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Kindness amid the bubbles of life

Thursday, 2 July 2020  | Steve Taylor

Bubbles will surely be Aotearoa’s word of the year. It was how Jacinda Ardern, the Prime Minister of Aotearoa (New Zealand), on Tuesday 24 March, introduced a month-long national shutdown in response to COVID-19. In response to the first cases of community transmission of COVID-19, a State of Emergency was called. ‘Stick to your bubble’, the Prime Minister announced. Schools and all public gatherings were to cease. The State of Emergency gave Police powers to run roadblocks and enforce limits. Only essential services could work. ‘Whatever your bubble is for the month, this is the bubble you must maintain. That has to be it, a small group of individuals’. Suddenly in Aotearoa, the word bubble acquired a new significance.

The word bubble invokes images of children at play, running across a park. Yet in Aotearoa New Zealand parks would close. Bubbles are fragile, a thin film stretched to the limit. Life indeed felt fragile as those at high risk due to age or prior health conditions were instructed to isolate. Bubbles evoke wonder, as soap solutions are gently blown to life by breath. Yet forecast of economic recession cast a grim shadow. Bubbles became the word that held our collective, yet uniquely individual, sense of fears and experiences of limits and fragility.

Yet limits invite kindness. In Aotearoa, one product of these twenty-eight days of bubble life was ‘Stay – Tūtahi’. In the first seven days of the national lockdown, twenty artists, each in their different bubbles, banded together to create a catchy ‘bubble’ song. A chorus, with words in Maori, ‘Ka putu, ka ora’, expresses hope and prayer. ‘We’re gonna be alright’ became our national bubble song.

An initial meeting of singers and songwriters over Zoom produced lyrics and a tune. Vocals and instruments were recorded on iPhones and in home studios. Individual tracks were digitally sent to producers, who crafted the final version over three days. ‘Stay – Tūtahi’ is available here, with all proceeds going to charity. ‘Stay – Tūtahi’ is a remarkable feat, a testimony to kindness amid the limits of bubbles.

Reflecting on bubbles, I find myself returning to the book Ruth. A short story, located between the chaos of Judges and the turmoil of Kings, it reveals generosity amid extreme limits. First, there are physical limits, a famine in the land and thus the absence of food (1:1). Second, there are cultural limits, as Elimelech, Naomi and their family cross cultures into the land of Moab (1:1). This results in relational limits, the inevitable initial consequences of anyone who moves communities. The limits of isolation increase with the loss of Mahlon and Kilion as sons and husbands (1:5). This means generational limits as the line of Elimelech faces extinction. Ruth is the story of fragile humans living in desperate times.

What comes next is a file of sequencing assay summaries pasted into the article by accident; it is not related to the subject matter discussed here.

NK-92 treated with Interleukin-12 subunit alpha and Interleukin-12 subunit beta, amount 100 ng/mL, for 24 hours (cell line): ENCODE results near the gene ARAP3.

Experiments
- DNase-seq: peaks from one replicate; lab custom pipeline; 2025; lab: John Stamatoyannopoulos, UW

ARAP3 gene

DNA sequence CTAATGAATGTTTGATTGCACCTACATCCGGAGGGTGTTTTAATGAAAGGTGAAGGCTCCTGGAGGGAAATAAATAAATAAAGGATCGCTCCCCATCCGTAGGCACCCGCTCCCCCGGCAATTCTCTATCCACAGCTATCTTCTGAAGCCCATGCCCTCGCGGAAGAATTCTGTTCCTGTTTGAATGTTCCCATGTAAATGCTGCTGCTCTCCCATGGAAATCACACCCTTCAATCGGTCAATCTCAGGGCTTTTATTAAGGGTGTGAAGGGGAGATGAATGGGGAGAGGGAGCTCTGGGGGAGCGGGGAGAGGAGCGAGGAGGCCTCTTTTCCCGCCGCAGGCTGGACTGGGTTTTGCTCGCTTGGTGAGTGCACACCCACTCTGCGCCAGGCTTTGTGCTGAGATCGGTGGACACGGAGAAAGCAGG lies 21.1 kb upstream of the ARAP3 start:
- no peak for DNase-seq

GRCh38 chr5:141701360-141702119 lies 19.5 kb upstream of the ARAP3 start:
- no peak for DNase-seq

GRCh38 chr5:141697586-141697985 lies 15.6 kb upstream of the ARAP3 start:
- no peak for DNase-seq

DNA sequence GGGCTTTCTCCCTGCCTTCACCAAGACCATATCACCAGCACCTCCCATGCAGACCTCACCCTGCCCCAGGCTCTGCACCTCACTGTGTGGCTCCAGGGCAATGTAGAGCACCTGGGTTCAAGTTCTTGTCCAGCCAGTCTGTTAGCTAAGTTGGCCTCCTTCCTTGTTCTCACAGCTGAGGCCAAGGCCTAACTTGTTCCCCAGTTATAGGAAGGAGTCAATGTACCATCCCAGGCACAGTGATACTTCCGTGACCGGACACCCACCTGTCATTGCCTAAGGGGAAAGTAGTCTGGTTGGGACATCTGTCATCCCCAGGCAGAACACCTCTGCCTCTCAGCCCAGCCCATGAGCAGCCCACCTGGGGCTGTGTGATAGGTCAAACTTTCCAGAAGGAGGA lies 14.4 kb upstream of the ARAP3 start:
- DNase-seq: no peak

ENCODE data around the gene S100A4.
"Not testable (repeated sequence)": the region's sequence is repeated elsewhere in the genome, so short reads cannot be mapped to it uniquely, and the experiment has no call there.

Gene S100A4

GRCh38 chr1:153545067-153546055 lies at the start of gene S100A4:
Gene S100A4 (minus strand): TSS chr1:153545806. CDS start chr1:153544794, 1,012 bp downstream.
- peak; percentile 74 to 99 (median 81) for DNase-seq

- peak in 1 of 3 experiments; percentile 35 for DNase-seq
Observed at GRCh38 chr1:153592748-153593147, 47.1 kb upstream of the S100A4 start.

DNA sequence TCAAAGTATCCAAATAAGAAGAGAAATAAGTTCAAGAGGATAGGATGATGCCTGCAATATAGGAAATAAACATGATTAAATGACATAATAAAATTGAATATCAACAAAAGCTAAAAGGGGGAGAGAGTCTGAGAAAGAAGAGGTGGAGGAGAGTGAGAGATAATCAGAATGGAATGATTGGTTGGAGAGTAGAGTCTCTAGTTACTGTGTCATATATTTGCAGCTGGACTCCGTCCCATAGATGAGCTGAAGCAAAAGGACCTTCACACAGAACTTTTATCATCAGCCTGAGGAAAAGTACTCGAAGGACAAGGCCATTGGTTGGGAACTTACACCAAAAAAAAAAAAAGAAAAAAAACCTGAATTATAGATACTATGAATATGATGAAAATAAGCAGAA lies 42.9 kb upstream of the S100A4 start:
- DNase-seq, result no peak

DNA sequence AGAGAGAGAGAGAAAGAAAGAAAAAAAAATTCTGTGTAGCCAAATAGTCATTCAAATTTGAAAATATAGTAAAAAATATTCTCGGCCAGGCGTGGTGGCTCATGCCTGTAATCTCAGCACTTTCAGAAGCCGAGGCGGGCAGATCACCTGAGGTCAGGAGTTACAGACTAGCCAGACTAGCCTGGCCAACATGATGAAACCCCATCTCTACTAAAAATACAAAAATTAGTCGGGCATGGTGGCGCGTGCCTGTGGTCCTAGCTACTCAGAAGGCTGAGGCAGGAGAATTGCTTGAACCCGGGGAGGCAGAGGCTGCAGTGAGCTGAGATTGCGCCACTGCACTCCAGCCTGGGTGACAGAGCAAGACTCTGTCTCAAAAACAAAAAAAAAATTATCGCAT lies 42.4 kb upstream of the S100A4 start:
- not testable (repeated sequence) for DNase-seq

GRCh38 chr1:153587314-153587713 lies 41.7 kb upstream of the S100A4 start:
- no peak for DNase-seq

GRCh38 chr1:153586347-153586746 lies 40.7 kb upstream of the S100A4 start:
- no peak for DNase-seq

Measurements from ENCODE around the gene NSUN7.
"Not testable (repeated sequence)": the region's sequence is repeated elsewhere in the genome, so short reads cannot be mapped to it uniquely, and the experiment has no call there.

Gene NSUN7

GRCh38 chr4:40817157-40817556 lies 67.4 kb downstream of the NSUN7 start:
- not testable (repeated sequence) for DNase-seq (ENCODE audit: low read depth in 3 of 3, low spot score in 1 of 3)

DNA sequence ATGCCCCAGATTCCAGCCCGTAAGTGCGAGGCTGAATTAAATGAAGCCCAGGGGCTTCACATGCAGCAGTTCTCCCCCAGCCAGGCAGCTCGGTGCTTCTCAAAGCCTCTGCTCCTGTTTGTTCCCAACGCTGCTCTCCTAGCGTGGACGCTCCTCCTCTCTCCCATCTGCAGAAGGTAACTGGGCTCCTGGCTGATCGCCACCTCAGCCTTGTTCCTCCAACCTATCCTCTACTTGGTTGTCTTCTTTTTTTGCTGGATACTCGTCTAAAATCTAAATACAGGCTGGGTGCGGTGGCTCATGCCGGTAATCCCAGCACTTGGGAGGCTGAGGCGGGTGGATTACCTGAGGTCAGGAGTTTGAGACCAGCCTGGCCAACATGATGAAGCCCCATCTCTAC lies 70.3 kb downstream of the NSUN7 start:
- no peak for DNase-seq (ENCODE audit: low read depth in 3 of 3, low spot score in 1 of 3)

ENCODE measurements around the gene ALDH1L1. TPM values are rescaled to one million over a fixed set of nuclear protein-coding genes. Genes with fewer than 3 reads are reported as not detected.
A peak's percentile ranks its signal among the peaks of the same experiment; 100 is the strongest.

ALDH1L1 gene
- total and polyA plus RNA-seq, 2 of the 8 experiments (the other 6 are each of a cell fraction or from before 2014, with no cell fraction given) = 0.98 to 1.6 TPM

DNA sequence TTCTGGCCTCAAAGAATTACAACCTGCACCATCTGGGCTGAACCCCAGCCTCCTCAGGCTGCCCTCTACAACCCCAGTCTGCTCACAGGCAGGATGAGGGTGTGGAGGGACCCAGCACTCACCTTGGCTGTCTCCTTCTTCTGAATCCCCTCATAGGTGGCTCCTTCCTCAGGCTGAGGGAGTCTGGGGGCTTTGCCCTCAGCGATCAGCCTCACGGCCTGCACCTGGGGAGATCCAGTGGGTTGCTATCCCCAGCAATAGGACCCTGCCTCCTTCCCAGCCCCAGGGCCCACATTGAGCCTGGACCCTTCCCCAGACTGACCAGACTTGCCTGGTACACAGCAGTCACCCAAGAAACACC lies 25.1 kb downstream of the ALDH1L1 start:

Amid these physical, cultural, relational and generational limits, God is named in 1:8. It is an astonishing declaration by Naomi: ‘May the Lord deal kindly with you’. In Hebrew, the word for kindness is hesed. It expresses a mix of God as faithful and God as kind. Hesed appears amid limitations. To use the language of bubbles, Naomi will bubble in Bethlehem and blesses Ruth and Orpah to hesed in Moab.

Yet the limits of a bubble begin to be pushed in the second chapter. Ruth seeks permission to glean. Amid leftover grain, on the edges of a barley field, Ruth carefully gleans for hesed. She finds God as faithful and kind in the person of Boaz. Initially, he meets her physical needs (2:14, 15). As the book ends, cultural, relational and generational limits are equally overcome by kindness (4:9-12). Indeed, the Lord had dealt kindly with Ruth. There was generosity at the table of Boaz and hesed in the new relationships as wife and mother. Finally, there was the ultimate overcoming of physical limits, a genealogy, as Obed became the father of Jesse. He became the father of David (4:22). Finally, in time, Ruth the Moabite is woven into the genealogy of Jesus (Matthew 1:5, 16).

The limits of a bubble bring to mind Julian of Norwich. An astonishing Christian thinker, writing in a time of plague (1348-1350), she penned the earliest surviving book in the English language to be written by a woman. For Julian, pondering suffering from her bubble, God is kind. This kindness is found in Christ who is the fullness of hesed, labouring in us to give birth to the fullness of love (Revelations of Divine Love, 60). Amid plague, it is a generous vision of a kind God.

Times of limits can produce a range of responses. There can be competition for scarce resources, a hoarding of what is precious, grief at the loss of what was, fear of having no future. There can be a desperate desire to pop bubbles, dismissing wonder and harming the fragility of our neighbour and ourselves. Words from the book of Ruth and the writings of Julian provide another response to limits. In times of limit, in every human bubble, God is hesed, labouring in us to birth the fullness of Divine kindness.

Steve Taylor is Principal of Knox Centre for Ministry and Leadership. From his bubble in St Leonards, Dunedin he has written First Expressions: Innovation and the Mission of God (2019) and is researching creative ministry practice amid the limits of COVID-19. 

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